Conflicts have been noted whereby some groups have differed about hosting of the RCE, governance structure, leadership and priority areas to be addressed. In some instances, the conflict has been cascaded to UNU where a region presents more than one proposal for consideration. Normally UNU has always recommended for amicable resolution of the conflicts.

Because of its national coordination role, all the parties in the conflict recognize and integrate NEMA as a crucial partner. NEMA has contributed in offering advise to the warring parties on how to work together and integration of all stakeholders. This has been done for RCE Greater Nairobi, RCE Kakamega, RCE Mau Complex, RCE Maasai Mara and RCE Central.

Kenya National Network of RCEs

To enhance national coordination of RCEs, NEMA initiated the establishment of the Kenya National Network of RCEs (KNNRCEs). This is a corporate membership network that brings together all the RCEs in the country. The network has its own independent governance structure and elected officials. NEMA facilitates the network coordinators to meet at least once per year. This network meeting is captured in the NEMA workplan and an officer at the headquarters assigned the task to ensure that the activity happens.

During the meeting, the members regulate their agenda and procedure. NEMA only facilitates the members to attend the meeting and also participates as an ex-official member. This enables the RCEs to have a forum to discuss and plan together as well as advice NEMA on the kind of assistance needed.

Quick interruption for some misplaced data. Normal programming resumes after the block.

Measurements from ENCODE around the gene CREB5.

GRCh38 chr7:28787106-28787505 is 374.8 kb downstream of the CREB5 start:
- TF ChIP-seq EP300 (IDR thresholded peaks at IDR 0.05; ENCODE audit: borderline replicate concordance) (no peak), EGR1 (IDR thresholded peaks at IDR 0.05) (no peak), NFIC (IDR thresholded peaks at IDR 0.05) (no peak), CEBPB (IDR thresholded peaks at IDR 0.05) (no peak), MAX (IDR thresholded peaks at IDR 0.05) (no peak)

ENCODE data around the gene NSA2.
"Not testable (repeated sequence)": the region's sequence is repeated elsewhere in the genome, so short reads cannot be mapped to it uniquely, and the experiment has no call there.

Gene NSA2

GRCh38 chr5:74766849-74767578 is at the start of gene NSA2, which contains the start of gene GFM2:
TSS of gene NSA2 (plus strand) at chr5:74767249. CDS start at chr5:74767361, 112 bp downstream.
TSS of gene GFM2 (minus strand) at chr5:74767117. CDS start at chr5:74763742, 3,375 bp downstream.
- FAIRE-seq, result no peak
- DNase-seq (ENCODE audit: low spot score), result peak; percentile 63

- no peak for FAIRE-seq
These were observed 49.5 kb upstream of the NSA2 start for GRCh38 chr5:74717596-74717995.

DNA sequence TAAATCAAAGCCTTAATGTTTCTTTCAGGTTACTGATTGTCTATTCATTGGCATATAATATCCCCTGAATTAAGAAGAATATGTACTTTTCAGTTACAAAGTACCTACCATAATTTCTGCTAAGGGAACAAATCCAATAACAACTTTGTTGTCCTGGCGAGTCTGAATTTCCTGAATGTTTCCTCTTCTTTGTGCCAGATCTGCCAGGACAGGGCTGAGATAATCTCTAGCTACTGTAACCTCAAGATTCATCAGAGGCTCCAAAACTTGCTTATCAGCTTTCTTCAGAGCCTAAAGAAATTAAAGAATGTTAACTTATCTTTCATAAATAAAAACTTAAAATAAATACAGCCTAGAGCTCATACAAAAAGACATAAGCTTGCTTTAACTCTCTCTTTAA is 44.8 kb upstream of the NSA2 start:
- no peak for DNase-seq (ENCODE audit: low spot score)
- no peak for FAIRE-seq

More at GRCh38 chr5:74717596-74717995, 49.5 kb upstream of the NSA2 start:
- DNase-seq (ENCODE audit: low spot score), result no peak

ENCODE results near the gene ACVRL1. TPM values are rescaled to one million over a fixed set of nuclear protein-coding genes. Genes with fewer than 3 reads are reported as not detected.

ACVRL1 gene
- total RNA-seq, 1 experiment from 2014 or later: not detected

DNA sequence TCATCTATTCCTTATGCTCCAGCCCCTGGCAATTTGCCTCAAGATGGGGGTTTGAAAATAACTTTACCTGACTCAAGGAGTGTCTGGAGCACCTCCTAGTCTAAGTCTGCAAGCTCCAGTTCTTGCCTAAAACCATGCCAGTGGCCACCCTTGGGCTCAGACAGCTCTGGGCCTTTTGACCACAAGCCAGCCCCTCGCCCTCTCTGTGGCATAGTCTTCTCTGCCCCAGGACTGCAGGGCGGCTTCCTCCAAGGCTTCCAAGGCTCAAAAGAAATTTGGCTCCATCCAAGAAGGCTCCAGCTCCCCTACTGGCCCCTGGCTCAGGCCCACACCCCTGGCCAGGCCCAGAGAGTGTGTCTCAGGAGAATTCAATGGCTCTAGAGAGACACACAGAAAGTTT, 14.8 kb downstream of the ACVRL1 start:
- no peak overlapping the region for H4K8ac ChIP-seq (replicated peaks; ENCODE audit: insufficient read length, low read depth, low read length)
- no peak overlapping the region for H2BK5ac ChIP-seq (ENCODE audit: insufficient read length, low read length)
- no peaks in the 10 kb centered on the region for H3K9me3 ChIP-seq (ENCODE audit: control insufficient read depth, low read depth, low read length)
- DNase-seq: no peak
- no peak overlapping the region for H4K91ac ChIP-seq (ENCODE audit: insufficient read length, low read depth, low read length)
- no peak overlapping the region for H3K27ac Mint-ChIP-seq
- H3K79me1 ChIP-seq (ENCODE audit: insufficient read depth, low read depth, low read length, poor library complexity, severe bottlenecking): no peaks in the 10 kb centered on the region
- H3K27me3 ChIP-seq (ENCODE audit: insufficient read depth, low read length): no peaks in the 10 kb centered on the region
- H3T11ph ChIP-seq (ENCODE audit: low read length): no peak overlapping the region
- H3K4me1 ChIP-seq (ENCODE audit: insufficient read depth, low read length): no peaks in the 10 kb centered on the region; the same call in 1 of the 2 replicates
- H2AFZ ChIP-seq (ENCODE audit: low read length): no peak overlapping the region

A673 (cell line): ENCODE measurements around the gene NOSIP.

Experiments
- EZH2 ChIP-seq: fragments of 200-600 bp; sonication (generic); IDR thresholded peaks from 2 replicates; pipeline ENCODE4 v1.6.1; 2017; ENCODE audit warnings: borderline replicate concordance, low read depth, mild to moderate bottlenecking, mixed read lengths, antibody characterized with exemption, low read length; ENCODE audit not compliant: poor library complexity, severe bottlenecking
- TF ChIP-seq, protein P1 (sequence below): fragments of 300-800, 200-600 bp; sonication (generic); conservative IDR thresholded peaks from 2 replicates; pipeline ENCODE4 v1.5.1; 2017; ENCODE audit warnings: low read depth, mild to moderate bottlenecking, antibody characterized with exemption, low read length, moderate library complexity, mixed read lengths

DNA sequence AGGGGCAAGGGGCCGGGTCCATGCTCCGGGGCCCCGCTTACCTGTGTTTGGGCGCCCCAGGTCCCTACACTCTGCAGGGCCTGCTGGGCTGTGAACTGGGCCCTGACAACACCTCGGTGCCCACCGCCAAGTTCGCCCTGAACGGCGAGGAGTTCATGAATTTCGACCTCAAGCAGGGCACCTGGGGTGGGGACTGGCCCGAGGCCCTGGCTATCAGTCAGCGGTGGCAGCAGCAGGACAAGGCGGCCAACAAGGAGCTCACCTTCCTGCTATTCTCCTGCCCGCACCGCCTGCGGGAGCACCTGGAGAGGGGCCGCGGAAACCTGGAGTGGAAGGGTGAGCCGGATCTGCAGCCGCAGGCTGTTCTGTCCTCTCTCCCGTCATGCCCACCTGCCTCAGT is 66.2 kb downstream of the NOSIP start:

Annual RCE conference

One of the techniques used by NEMA in motivating RCEs is encouraging the sharing of experiences between them. As a tradition, NEMA funds an annual national RCE conference whose participants include the members of the RCEs and the general public. The conference entails presentation of research papers and exhibition of innovations taking place within the RCEs. The participants are given opportunity to engage each other and explain what they do within their regions.

The tradition of hosting the annual RCE conference enabled NEMA to be in a position to host the 8th Global RCE conference in Nairobi in 2013. NEMA sponsored most of the participants from the Kenyan RCEs as a way to build their capacity through interaction with other RCEs.

Challenges in RCEs coordination

 

Funding

The RCE activities require a lot of resources for their implementation. NEMA has not been in a position to provide these resources and hence many well-intentioned programmes within RCEs are never implemented. NEMAs financial allocation to RCEs has grown over the years. Some of the activities supported in RCEs are as shown below.